We will adjust your deferred benefits each year in line with inflation - in other words, they will go up in times of inflation. Or if there is no inflation, or negative inflation, they will just stay level.
What if I am refused deferred benefits?
How do I get deferred benefits following a pay cut?
Alternatively, at the point of the pay cut, you can choose to opt out of the Scheme, but then immediately re-join. This automatically provides you with deferred benefits at the point you opt-out. If you choose to opt-out and then re-join the scheme your deferred benefits must remain separate from the new benefits you are building-up. You will not need to choose to keep your deferred benefits separate and you will not have the option to re-link the two sets of benefits whilst in the same employment. Nor will you be able to draw the deferred benefits earlier than the second set of benefits, when that employment ceases.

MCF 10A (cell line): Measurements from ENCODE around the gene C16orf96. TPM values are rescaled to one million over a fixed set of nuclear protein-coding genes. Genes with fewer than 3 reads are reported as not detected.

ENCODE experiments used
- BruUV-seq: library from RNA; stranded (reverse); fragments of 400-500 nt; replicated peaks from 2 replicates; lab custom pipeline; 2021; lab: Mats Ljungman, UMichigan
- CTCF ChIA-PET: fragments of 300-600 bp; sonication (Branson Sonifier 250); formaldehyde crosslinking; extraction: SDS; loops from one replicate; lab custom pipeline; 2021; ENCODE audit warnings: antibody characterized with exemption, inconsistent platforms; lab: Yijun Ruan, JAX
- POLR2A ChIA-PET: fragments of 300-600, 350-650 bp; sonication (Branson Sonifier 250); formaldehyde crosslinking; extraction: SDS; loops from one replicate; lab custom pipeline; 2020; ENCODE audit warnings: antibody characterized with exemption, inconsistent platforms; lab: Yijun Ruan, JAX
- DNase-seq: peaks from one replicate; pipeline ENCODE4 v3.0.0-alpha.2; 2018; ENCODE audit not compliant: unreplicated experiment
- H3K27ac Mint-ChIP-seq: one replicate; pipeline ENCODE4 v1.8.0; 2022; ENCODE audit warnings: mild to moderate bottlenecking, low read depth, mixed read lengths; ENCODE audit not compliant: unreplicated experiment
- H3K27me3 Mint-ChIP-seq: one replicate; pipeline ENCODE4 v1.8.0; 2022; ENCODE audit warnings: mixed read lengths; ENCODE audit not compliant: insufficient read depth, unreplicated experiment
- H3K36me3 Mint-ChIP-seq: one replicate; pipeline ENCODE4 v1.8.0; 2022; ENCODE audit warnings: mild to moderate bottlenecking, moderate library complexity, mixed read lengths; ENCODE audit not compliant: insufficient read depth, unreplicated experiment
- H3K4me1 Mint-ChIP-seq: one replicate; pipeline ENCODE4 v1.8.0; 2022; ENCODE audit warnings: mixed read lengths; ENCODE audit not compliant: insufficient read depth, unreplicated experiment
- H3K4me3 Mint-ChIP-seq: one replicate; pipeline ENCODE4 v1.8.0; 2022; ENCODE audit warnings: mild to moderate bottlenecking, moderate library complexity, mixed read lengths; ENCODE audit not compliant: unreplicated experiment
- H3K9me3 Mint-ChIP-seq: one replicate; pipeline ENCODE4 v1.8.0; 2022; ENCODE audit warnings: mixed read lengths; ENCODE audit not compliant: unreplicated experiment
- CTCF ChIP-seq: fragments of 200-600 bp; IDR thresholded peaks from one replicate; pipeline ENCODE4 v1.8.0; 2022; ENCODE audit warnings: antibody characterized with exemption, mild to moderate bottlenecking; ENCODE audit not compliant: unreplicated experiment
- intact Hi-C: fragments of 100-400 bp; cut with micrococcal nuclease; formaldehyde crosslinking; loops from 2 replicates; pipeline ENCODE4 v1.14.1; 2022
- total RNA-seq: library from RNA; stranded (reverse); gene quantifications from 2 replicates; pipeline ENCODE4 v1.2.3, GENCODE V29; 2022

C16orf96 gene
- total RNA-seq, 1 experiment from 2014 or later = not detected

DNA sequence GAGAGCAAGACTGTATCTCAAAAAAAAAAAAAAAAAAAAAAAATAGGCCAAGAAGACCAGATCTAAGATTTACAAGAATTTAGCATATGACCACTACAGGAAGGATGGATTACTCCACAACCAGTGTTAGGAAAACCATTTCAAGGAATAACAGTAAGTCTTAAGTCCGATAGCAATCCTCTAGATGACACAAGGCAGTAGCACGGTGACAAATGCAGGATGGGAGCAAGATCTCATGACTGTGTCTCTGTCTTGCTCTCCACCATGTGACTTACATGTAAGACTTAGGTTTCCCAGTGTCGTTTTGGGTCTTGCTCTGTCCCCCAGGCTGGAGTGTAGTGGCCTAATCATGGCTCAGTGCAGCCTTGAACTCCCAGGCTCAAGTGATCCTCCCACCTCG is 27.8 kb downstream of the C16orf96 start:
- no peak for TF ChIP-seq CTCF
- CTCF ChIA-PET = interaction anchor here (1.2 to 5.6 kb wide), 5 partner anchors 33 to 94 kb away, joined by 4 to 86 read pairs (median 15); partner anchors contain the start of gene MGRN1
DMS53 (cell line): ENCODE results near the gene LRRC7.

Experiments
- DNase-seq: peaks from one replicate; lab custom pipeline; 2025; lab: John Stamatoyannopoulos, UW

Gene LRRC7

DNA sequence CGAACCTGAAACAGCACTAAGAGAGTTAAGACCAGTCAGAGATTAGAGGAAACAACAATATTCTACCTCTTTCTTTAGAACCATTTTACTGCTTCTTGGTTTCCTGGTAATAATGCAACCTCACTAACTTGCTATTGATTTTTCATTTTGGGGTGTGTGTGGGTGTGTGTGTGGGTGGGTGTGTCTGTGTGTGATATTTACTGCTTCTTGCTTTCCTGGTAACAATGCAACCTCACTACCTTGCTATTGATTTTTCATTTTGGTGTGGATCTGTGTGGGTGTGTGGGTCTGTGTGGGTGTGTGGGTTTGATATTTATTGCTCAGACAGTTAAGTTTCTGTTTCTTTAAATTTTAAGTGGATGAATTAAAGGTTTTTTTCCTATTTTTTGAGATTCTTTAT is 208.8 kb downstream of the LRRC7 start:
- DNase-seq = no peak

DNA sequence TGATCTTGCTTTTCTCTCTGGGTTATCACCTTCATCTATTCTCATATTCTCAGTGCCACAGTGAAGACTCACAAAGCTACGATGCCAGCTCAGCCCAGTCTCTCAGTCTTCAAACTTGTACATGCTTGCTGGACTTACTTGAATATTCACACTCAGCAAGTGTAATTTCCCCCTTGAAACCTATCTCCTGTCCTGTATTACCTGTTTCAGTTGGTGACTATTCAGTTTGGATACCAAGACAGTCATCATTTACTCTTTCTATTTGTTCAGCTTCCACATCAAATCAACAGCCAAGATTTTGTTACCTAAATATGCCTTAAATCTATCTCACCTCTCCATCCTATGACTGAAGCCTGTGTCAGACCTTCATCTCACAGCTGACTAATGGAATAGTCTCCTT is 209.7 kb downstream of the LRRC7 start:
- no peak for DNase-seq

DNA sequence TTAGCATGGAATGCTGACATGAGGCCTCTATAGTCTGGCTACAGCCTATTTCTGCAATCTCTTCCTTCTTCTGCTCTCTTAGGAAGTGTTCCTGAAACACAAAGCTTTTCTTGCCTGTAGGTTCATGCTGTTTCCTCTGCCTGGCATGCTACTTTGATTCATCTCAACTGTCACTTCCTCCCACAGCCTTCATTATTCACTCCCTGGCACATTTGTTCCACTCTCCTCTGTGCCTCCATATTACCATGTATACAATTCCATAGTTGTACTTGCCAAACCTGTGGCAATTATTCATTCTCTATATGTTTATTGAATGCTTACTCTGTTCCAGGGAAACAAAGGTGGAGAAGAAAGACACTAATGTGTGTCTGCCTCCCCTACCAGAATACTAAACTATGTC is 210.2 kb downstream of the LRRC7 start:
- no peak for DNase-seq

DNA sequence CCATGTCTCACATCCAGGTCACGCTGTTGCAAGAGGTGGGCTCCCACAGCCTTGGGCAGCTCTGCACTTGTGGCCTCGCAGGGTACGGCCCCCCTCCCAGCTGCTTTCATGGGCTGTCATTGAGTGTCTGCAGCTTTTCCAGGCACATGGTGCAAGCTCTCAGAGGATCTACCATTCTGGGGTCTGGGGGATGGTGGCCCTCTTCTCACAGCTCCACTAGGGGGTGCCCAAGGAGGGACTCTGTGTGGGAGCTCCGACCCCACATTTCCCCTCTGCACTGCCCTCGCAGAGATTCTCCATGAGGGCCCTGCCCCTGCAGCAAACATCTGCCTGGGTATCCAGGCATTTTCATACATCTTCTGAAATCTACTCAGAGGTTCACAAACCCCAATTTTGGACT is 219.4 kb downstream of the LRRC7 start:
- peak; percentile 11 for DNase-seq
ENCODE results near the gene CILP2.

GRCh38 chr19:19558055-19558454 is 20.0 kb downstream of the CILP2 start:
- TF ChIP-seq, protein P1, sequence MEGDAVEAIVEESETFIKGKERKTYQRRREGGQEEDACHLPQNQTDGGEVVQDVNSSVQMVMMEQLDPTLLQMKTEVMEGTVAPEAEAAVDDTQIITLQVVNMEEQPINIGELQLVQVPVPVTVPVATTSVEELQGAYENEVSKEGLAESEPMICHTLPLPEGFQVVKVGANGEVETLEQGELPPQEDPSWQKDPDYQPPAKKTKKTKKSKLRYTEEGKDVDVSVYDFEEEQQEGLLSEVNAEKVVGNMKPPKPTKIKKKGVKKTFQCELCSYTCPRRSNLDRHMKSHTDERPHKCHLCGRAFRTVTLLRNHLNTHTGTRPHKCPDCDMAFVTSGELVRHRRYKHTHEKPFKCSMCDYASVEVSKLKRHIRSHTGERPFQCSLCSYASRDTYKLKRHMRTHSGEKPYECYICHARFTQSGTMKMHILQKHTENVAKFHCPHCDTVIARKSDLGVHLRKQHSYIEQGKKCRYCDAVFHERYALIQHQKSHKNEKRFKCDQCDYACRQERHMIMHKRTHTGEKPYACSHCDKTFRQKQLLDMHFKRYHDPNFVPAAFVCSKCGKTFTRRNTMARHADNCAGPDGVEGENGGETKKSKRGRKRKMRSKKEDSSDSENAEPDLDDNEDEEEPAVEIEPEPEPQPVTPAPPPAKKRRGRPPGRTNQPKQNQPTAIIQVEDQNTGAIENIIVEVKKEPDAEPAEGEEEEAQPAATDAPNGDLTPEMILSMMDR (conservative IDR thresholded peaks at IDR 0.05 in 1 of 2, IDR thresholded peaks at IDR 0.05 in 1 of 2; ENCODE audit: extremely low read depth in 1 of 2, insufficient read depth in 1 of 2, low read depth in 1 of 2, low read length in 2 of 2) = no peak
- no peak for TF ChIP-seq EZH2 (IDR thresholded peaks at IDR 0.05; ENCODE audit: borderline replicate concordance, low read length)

If you have a pay cut, your employer may offer you the option of deferred benefits. If they don't do this, you can ask them for deferred benefits, but they can refuse.
What happens once I have deferred benefits?
You will re-join the scheme, and start building up a fresh set of benefits. Once you re-join the scheme you have 12 months to choose to keep your deferred benefits separate from the new benefits you are building up. If you do not choose to do this by making a positive decision, your deferred
What to do next You now need to decide which of the options you think are best suited to you...
Actual final salary pay Look back in time Deferred benefits